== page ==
10 APRIL 1964, Page 20


SIR.--Mr. Brien's 'Afterthought' (March 27) is a depressing piece of writing. I realise that this is journalism and not academic criticism, an attempt to persuade rather than to do careful justice. But need the 'point of view' be as grotesquely divorced from the object as it is in Mr. Brien's article on 'one of the great OK names of the period, centre of a passionate Undergraduate crush in my Oxford days.' Marcel Proust?

Here are .some of the points which trouble me: 1. Mr. Brien, by his own admission, has not really read the work he is writing about: should he not have waited until he had finished Remembrance of Things Past before consigning it to oblivion? This elementary fairness to anything claiming the status of a work of art is particularly relevant to Proust's case, for his novel reveals its meaning gradually, cumulatively, and is:organised towards a climax, the end, which places all that has preceded it in a new perspective, and which represents a triumph over the neurotic sensibility Proust recognises in his narrator. Perhaps Mr. Brien should read on to the end, pre- pared for a revelation—he is far too blasé, the simple, vulgar formulas (In Hemingway, the people swim in beer but in Proust, they tiptoe through cold cream') come too pat.

2. Mr. Brien is an enemy of cliché and common- place (Proust's sentences 'are hung with renovated clichés and restored commonplaces like paper lanterns'—one might object that the renovation of clichés and the restoration of commonplaces is some- thing achieved only by the rare and valuable among Fterary works). But Mr. Brien himself subscribes to a notorious cliche when he uses the 'invalid syn- drome' to help him write about Proust. Misled by the fact that Proust was an invalid and, in some ways, a neurotic, he assumes the work to be explained entirely in this light as 'an invalid's revenge upon a society which carries on as if he had ceased to exist.' It never occurs to him, armed in advance with an interpretation and ignorant of half the work, that Remembrance of Things Past is an operation vitale, a self-criticism as well as a self-justification, and that the finished work is the assertion of an educa- tion completed. Can Mr. Brien imagine a more 'healthy' subject?

3. Still talking of cliChés, Mr. Brien quotes from Scott-Moncrieff's translation. He seems to realise how potentially dishonest this practice is and excuses himself : '1 realise that my complaints are directed at the English version but this is the form in which Remembrance of Things Past became the cultural totem of the Forties—and C. K.. Scott- Moncrieff's translation has often been described as an original work of art itself.' But if the translation is 'an original work of art' haven't we stopped talking about Proust? Is Mr. Brien attacking a fashionable translation or Proust, or even the fact that Proust should have become fashionable? He simply has not thought about the question with sufficient care. If we look at the cliches Mr. Brien has discovered we find that he has failed to understand; 'one condition sufficed': I am not sure how this is a cliché, but I suspect Mr. Brien finds it pompous, latinate. In fact the French (une condition etait su)9isante• . .) is unexceptionable; translated into English, French often acquires a greater formality than it originally possesses. 'Dull as ditchwater' (ennuveuses comme la pluie) is the kind of cliche that Mme. Verdurin or her demi-monda'ne • protegee, Odette, but not Marcel or Swann, would use; it .is thus appropriate to its context, in which Proust is placing himself ironically in the position of Mine. Verdurin and her Clique.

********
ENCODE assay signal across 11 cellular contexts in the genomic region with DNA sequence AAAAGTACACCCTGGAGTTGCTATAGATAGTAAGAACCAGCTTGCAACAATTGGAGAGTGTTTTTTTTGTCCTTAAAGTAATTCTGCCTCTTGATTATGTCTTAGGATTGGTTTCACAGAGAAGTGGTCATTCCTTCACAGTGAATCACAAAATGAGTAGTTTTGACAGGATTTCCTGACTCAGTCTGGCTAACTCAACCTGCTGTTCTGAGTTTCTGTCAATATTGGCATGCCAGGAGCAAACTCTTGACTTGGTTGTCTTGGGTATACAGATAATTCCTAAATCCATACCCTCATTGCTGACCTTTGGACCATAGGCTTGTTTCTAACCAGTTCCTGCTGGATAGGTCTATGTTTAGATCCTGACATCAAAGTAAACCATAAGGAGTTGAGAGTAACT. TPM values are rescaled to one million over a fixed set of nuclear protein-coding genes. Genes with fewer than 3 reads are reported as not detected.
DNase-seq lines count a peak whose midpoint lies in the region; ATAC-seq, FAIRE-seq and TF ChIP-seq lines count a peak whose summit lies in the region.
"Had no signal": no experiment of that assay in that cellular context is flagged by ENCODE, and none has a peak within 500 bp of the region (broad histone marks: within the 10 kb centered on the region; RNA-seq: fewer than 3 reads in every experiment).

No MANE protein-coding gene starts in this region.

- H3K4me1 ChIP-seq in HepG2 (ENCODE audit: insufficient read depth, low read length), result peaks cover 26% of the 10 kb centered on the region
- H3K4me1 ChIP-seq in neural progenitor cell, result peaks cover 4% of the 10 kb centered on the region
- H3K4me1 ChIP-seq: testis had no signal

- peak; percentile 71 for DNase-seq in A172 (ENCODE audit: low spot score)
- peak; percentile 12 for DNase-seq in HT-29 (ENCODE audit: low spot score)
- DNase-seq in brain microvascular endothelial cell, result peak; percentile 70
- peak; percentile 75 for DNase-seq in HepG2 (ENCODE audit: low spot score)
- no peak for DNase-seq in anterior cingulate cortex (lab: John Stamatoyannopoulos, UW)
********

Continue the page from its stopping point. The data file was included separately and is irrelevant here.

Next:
4. Sometimes Mr. Brien's cho ce of evidence is not so much naive as unfairly loaded. A specimen of M. Legrandin's style, which is. intentionally vague and second-hand, is taken ak representative of Marcel's own style, where the same 'use of words' (shades of the undergraduate essay, surely the symbol of immature judgment for Mr. Brien) can be found almost unchanged. Has Mr. Brien read even the three books he claims to have read? Marcel himself consistently avoids such imprec'sions and stock romantic effects as those used by Legrandin; surely Mr. Brien noticed the way Proust's metaphor defines its object, makes it more comprehensible. Perhaps not

5. The objections of Mr. Brien to Proust's characterisation would require a longer refutation; they contain like the rest of his article a heavy dose of distortion and oversimplification. (`Proust always announces what sort of person each member of the cast is before he appears,' and so on.)

Mr. Brien is fully entitled to dislike Proust with all his heart; he need not even seek to justify his dislike, but if he decides to do so then his readers are entitled to reasons not rationalisation, intellectual honesty not journalistic slickness. 'How much else [apart from the incident of the petite madeleine] is retained after twenty years?' he asks. The question is: how retained and by whom?